Red Carnation

'Desmond Red' Carnation


"So spicy her Carnations nod --
So drunken, reel her Bees --
So silver steal a hundred flutes
From out a hundred trees"

-Emily Dickinson
18301886

   

Diantus plumarius 'Desmond' is a very old variety of carnation, & very popular. It is the one that ends up in front of grocery stores & may be spotted at hospital bedsides or in graveyards in plastic pots wrapped in color tinfoil. Though I wouldn't personally have bought one, as a gift during a garden party it was a perfectly nice thing to add as filler into one of the sun-gardens, & I've had more pleasure from it than I could've predicted.

The name Dianthus was given by Linneaus in 1737. It means Deity Flower. The Red signifies the god Ares. The popularity of the particular god-flower 'Desmond' is due to its reliability for intensely scarlet spicily fragrant double-flowers, & for the long bloom time that begins mid spring & lasts through all of summer. In our moderate climate it reblooms in September & may unfold "one more flower after another" all the way to the beginning of November.

Carnation blooms are edible. With petals pulled apart, they can be used to sprinkle color & spicy scent over the surface of a leafy salad, perhaps also with the addition of a few honeysuckle trumpets & nasturtiums.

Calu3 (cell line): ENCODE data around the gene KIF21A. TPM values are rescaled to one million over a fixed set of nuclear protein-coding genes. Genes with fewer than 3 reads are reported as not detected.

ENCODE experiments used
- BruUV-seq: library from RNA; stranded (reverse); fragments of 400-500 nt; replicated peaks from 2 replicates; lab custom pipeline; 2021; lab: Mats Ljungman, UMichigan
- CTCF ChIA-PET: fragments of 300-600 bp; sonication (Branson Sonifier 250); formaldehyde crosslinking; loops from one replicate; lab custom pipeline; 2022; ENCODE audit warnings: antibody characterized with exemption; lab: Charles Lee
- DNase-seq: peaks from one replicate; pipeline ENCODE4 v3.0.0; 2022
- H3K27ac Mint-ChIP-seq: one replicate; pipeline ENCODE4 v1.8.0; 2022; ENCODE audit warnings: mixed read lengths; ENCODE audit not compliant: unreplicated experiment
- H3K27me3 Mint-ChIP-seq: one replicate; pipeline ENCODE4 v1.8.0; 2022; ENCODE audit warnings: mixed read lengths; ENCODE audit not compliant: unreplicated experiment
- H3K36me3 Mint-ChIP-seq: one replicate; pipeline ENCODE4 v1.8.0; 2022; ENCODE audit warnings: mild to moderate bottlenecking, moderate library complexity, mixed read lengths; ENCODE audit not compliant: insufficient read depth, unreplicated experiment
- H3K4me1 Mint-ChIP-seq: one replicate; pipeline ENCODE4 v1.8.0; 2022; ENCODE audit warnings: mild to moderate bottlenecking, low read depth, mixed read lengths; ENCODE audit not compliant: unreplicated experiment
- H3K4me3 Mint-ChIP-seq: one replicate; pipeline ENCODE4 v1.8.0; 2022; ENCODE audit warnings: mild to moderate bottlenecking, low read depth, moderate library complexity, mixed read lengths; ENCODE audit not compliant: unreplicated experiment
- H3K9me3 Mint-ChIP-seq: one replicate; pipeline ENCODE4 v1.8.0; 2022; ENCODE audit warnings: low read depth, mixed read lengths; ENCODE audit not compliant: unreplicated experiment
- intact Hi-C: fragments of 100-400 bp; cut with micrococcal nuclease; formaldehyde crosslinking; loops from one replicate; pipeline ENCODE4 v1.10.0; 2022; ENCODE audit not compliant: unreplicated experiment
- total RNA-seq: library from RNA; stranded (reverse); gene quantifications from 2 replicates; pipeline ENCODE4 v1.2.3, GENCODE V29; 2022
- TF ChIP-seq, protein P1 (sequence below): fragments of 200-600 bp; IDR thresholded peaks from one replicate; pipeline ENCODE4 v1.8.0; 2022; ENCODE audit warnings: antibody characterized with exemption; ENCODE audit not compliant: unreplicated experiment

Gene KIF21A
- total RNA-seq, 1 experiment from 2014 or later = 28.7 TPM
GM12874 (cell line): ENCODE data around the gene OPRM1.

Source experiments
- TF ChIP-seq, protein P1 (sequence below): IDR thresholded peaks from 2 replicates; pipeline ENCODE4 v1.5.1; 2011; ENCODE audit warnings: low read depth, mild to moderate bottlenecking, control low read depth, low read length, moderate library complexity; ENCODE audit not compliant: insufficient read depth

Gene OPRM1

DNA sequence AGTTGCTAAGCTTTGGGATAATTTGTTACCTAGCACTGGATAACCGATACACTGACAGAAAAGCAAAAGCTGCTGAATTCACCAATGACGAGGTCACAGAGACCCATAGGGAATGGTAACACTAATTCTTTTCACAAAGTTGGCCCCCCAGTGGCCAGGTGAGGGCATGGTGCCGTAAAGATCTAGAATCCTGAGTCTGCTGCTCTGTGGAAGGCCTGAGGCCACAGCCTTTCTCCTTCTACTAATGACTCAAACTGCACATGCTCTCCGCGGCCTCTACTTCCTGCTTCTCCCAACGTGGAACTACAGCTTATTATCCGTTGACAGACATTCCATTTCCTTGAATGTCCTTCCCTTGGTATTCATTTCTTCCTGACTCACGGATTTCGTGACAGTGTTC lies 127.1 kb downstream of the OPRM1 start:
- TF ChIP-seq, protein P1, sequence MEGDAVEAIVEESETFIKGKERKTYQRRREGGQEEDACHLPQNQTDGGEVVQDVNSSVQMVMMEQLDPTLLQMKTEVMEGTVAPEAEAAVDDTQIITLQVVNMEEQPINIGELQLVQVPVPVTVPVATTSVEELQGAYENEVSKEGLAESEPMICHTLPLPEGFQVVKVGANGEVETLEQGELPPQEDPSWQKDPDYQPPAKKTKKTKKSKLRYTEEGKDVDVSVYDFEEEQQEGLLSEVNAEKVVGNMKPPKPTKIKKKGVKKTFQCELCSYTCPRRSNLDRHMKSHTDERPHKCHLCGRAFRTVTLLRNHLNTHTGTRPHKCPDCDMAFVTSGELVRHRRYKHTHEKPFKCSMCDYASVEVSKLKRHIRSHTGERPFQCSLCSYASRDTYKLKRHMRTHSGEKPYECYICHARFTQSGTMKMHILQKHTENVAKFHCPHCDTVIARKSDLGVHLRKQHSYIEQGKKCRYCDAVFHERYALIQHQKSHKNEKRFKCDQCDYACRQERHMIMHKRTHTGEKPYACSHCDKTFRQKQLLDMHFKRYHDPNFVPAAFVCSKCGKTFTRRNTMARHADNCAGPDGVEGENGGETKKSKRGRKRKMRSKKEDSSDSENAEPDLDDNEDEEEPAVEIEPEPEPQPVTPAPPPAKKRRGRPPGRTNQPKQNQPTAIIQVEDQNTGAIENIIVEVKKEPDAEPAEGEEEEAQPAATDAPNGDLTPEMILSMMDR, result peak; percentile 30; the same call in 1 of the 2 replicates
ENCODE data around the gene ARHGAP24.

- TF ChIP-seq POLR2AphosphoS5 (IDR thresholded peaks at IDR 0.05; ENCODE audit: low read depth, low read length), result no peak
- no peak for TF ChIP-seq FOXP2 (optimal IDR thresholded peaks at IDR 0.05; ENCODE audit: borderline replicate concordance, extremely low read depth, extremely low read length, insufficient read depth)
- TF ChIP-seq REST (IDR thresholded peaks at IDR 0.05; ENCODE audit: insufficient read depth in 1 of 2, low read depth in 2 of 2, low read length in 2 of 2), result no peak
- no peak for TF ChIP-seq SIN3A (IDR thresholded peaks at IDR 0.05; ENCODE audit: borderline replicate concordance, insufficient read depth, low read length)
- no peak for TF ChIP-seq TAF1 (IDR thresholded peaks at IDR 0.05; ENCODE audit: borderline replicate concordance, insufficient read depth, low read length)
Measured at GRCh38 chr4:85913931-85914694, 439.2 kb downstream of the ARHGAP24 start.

'Desmond' likes well-drained organically rich but slightly alkaline soil, but does well enough in our naturally acidic soils. They don't generally require much if any fertilizer, except that in our acidic soils they might benefit from a bit of lime.

Since its clumps remain fairly short, & their odor is so wonderful, they belong at the front of a garden. Note, however, that carnations are not long-lived. When it begins to seem unnecessarily unsightly, it's best to just discard it, but with a good location in plenty of sun & not too wet, it'll last three or four good years. Dead blooms should be trimmed back, but carnations don't otherwise like much pruning, though withering old stems can be plucked out.

Our winters tend to be pretty mild, so D. plumarius sometimes holds up as an evergreen perennial, its attractively silvered olive-green leaves having providing decent out-of-season presence even at the height of winter.

   



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